OSHA does allow some flexibility for incorporating precautionary statements on a label. They can be combined to save space, but the most stringent must be on the label. The manufacturer may impose an order of precedence — putting the most critical statements first.

You can find this information underneath the chemical manufacturer details on the left of the label.

Supplementary Information

The manufacturer, distributor, or person responsible may provide additional instructions or information they consider helpful to workers in this section. They can also list any other hazards that may not be classified on the label. This information could include PPE pictograms, expiration dates, fill dates, or instructions for using the chemical.

You will often find this information in the bottom right-hand corner of the label.


Pictograms are graphic representations of the hazards of a specific chemical. OSHA’s adopted pictograms, aligned with the GHS, are used worldwide to improve worker health and safety. The GHS uses nine pictograms, but OSHA enforces eight. The ninth symbol — environment — is not a requirement, but manufacturers or workers can use it as supplementary information.

Each pictogram must have a symbol on a white background and be framed with a red border. The chemical hazard classification determines the pictogram on each label. The eight pictograms enforced by OSHA include the following:

  • Health hazard: Represents carcinogens, mutagenicity, reproductive toxicity, respiratory sensitizers, target organ toxicity, and aspiration toxicity.
  • Flame: Represents flammable, pyrophoric, self-heating, emitting flammable gas, self-reactive, and organic peroxides.
  • Exclamation mark: Represents skin and eye toxicants, skin sensitizers, acute toxicity, narcotic effects, respiratory tract irritants, and hazards to the ozone layer (non-mandatory).
  • Gas cylinder: Represents gases under pressure.
  • Corrosion: Represents skin corrosion, burns, eye damage, and corrosiveness to metals.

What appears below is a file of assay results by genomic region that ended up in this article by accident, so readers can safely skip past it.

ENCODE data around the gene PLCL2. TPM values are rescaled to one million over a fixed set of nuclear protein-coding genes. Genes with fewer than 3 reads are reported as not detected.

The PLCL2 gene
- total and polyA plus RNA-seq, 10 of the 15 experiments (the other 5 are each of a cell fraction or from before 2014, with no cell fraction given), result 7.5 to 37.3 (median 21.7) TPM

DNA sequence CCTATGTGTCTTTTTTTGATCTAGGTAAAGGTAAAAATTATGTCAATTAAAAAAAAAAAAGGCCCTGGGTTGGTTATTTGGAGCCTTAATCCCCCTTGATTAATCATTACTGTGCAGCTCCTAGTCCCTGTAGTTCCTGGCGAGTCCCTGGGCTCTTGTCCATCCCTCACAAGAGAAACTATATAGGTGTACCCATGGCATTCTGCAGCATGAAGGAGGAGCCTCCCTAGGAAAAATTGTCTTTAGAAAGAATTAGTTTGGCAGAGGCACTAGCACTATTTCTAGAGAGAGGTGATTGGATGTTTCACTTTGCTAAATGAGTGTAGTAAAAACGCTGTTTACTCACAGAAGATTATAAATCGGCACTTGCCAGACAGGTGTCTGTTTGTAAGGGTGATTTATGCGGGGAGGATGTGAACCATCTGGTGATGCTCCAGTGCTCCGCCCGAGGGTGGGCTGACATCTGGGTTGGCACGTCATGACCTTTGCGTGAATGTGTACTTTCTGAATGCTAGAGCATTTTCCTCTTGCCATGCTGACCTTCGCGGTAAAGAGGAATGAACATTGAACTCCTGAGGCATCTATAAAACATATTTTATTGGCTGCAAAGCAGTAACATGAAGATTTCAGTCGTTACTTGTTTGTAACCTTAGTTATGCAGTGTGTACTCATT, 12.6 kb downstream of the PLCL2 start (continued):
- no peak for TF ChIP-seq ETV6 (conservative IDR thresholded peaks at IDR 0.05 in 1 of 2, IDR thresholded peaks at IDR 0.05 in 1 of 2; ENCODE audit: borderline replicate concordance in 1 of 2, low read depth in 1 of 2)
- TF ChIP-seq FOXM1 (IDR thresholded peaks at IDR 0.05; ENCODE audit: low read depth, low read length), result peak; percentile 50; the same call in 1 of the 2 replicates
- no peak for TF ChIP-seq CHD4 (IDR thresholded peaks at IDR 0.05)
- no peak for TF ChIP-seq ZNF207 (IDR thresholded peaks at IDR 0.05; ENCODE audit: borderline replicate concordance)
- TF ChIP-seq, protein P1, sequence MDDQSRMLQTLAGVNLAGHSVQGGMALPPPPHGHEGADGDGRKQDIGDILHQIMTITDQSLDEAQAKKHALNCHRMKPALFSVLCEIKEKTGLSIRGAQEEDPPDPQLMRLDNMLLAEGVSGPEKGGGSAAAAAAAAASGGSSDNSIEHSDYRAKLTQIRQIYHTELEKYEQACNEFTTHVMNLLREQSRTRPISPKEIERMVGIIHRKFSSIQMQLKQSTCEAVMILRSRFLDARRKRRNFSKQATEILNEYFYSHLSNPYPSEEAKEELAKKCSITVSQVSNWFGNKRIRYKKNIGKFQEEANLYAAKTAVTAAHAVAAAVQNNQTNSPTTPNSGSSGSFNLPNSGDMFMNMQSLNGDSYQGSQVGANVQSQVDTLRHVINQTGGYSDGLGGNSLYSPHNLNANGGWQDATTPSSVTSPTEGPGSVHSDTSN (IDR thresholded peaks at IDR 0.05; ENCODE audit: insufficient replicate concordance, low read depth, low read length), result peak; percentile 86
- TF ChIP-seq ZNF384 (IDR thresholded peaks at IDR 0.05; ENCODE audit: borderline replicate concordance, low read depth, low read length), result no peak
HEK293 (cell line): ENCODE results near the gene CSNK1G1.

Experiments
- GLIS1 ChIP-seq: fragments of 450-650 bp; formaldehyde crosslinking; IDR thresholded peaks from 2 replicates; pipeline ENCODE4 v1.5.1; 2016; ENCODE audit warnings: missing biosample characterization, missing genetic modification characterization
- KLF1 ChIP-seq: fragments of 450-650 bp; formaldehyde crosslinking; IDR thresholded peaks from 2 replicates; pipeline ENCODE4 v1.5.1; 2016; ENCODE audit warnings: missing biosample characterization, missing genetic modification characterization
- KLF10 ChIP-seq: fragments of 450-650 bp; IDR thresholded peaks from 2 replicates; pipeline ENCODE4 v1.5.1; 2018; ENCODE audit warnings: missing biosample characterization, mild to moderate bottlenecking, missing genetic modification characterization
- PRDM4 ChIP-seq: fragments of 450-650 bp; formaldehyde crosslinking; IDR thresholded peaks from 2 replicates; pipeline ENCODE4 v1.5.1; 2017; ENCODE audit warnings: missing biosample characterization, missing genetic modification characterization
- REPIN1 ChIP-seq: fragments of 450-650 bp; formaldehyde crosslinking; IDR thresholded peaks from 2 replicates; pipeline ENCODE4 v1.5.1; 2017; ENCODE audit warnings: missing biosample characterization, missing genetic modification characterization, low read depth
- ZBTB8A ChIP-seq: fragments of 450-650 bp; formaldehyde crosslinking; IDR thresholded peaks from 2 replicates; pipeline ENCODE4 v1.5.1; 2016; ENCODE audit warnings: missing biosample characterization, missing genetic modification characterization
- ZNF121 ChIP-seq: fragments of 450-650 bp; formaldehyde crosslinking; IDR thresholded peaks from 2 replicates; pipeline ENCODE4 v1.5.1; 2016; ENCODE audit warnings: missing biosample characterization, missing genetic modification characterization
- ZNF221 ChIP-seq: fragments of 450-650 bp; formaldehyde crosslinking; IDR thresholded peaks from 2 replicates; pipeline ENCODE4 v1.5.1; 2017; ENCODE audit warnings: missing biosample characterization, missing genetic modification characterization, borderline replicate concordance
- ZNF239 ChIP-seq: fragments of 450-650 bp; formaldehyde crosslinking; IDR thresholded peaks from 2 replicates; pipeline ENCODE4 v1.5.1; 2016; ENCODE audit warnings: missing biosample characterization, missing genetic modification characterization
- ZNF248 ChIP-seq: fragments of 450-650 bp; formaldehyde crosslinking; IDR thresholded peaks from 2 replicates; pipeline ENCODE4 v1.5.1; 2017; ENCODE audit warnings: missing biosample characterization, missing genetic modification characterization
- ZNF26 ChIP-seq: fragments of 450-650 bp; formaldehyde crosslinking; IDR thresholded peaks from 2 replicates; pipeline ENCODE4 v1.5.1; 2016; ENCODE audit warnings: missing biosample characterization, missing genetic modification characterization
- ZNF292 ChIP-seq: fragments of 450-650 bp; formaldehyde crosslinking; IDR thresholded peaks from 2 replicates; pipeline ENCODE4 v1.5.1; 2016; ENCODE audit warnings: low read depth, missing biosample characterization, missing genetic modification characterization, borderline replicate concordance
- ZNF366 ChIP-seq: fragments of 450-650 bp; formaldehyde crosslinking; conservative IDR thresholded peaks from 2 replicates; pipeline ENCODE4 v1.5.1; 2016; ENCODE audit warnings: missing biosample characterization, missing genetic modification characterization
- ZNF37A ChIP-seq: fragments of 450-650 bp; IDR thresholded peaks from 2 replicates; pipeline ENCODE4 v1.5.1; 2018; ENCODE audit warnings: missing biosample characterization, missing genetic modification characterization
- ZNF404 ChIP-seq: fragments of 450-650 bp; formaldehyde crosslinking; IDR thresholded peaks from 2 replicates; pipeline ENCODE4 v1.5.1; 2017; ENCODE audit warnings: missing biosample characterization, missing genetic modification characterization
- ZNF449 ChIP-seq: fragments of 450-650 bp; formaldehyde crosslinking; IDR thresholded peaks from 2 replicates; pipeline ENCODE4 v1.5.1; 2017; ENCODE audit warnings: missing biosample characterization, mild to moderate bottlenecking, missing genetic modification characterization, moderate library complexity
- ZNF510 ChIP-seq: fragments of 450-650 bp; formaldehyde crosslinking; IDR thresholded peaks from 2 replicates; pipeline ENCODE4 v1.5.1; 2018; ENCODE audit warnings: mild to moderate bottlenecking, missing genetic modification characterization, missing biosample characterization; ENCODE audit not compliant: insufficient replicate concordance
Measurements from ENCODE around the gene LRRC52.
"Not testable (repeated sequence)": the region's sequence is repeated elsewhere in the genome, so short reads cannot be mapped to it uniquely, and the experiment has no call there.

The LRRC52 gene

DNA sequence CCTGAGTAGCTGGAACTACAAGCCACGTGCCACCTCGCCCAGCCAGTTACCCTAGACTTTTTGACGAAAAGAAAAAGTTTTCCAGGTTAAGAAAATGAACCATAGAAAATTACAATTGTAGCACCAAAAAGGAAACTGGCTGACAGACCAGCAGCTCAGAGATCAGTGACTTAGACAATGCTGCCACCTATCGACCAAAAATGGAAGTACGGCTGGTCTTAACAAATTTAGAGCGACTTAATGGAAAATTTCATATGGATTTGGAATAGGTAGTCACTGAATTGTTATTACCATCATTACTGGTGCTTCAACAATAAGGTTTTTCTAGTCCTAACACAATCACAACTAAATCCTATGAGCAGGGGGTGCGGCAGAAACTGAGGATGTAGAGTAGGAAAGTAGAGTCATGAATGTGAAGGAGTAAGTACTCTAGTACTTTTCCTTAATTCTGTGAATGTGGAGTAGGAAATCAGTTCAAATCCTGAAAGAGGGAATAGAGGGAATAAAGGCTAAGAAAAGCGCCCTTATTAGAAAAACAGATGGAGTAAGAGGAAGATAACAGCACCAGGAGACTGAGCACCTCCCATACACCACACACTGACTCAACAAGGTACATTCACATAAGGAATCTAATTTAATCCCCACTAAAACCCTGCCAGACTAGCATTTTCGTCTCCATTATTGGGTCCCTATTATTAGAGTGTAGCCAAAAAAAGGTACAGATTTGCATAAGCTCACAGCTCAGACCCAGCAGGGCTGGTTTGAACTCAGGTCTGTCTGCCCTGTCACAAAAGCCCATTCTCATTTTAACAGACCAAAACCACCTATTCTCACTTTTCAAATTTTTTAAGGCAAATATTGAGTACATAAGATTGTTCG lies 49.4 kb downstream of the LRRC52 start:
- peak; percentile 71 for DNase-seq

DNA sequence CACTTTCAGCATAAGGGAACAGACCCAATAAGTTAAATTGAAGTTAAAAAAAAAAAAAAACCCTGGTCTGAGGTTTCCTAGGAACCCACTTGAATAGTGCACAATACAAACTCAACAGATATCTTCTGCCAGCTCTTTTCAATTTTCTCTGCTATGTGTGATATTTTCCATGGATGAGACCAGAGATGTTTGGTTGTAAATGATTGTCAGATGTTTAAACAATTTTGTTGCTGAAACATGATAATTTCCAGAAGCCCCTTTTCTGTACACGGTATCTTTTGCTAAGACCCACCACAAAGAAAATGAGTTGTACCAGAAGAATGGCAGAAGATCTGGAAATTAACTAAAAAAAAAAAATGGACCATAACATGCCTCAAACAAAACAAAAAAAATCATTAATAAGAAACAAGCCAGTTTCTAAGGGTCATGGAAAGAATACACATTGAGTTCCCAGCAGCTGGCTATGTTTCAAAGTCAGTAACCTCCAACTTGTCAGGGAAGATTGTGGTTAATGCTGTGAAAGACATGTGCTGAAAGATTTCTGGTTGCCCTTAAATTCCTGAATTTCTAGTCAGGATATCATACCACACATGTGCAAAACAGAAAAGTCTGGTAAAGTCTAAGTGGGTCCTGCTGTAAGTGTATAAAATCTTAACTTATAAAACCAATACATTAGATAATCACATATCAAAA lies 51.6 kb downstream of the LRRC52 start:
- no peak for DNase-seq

• Exploding bomb: Represents explosives, self-reactive, and organic peroxides.
  • Flame over circle: Represents oxidizers.
  • Skull and crossbones: Represents acute toxicity, whether fatal or toxic.

The OSHA pictograms do not replace the chemical transport labels required by the Department of Transportation (DOT). DOT labels are required for shipping containers but not smaller containers inside the shipping containers. Smaller containers do need OSHA labels.

Replacement Labels and Secondary Container Labeling Requirements

Containers direct from a manufacturer or distributor are already labeled under the HCS. Still, any chemicals moved into a secondary container, such as a spray bottle, must also be labeled. The duty of transferring and labeling secondary containers lies with the organization’s employer and safety managers.

Labels must always be legible and include a product identifier and general information regarding the hazards of a chemical. Suppose the information on the container is no longer readable. In that case, OSHA requires a new and legible label to be placed on the container. You can generate a replacement label as long as it is aligned with the HCS, or you can obtain one from a vendor.

What Responsibilities Do Employers Have for HazCom Chemical Labels?

What Responsibilities Do Employers Have for HazCom Chemical Labels?

Although hazardous chemicals arrive with labels from chemical manufacturers, employers have various responsibilities regarding maintaining the labels on containers if they become illegible for any reason. They must also ensure workers know of any newly-identified hazards that do not appear on the current label.

As part of the HCS, all organizations must have a written hazard communication program specific to their business. This program is a written outline of the organization’s plans to deal with chemical hazards in the workplace and communicate these to employees, promoting health and safety.

Workplace Labels

Under the HCS, employers and safety managers can create their workplace labels. They can provide all the required information on the chemical manufacturer label or a combination of pictograms, symbols, and the product identifier.